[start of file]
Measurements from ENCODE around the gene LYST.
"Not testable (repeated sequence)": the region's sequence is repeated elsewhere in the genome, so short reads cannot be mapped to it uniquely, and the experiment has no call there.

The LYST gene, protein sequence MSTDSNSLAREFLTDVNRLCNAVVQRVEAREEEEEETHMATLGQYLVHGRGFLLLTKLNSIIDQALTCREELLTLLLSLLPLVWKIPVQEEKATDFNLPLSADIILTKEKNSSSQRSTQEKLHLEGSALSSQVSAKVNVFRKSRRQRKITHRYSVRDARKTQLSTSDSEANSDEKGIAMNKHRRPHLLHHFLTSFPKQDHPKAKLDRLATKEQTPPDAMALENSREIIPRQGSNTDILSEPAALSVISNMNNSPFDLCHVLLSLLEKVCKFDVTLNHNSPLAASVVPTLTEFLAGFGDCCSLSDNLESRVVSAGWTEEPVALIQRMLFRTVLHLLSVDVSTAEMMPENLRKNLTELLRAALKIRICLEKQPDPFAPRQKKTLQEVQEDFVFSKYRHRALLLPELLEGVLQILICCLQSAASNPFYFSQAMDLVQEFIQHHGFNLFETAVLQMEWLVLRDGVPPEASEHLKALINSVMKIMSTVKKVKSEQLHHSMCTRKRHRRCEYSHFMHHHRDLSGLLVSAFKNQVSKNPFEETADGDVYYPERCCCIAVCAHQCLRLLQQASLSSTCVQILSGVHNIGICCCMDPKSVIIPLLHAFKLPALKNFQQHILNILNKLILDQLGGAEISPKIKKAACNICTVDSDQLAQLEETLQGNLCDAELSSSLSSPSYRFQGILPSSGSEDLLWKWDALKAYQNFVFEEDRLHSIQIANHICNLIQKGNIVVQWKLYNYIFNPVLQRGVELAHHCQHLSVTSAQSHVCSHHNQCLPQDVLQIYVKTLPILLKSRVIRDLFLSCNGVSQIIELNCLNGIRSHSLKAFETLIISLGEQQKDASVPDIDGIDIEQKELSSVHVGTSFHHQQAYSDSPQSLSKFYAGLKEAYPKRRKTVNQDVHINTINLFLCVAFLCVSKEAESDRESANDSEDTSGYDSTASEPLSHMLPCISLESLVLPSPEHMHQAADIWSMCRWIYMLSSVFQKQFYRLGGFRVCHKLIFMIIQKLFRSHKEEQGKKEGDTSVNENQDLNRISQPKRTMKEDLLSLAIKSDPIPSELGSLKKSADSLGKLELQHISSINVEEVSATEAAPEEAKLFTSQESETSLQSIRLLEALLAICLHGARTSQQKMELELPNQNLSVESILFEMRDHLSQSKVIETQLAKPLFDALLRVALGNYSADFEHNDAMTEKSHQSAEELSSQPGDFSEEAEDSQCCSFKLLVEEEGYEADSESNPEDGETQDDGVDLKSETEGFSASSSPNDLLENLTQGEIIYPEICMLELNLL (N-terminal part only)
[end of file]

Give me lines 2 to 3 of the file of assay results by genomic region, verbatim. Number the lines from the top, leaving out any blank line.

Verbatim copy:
"Not testable (repeated sequence)": the region's sequence is repeated elsewhere in the genome, so short reads cannot be mapped to it uniquely, and the experiment has no call there.

The LYST gene, protein sequence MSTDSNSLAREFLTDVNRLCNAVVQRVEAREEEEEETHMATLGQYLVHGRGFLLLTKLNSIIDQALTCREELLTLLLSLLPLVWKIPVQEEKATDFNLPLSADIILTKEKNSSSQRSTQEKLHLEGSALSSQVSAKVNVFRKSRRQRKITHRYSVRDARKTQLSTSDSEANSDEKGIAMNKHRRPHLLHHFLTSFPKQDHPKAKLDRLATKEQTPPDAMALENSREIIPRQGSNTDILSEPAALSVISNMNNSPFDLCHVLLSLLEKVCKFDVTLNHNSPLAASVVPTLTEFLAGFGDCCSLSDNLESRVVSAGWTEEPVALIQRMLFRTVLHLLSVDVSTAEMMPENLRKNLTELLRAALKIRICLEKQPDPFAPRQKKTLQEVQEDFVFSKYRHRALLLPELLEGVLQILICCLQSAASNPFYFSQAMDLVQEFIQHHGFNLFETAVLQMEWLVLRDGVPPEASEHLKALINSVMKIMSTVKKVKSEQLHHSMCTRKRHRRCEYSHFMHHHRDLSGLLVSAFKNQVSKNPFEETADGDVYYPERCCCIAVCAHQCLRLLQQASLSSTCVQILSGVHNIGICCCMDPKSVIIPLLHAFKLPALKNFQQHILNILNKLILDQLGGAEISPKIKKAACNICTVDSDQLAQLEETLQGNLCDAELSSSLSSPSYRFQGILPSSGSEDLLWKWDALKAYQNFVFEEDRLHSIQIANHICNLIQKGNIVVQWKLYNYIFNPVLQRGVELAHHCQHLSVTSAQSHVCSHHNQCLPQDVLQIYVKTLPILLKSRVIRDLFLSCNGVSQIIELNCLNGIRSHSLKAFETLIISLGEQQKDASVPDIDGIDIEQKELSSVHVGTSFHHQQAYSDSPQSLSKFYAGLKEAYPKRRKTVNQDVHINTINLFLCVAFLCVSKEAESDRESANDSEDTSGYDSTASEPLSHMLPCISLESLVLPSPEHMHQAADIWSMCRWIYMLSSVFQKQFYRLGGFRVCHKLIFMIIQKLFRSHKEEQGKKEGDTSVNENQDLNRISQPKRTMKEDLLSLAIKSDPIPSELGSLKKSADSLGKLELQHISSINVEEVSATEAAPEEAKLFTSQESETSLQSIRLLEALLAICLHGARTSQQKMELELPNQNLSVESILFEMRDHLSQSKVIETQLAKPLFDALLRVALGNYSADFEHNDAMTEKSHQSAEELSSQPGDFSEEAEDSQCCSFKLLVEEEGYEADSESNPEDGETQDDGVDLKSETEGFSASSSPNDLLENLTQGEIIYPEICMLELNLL (N-terminal part only)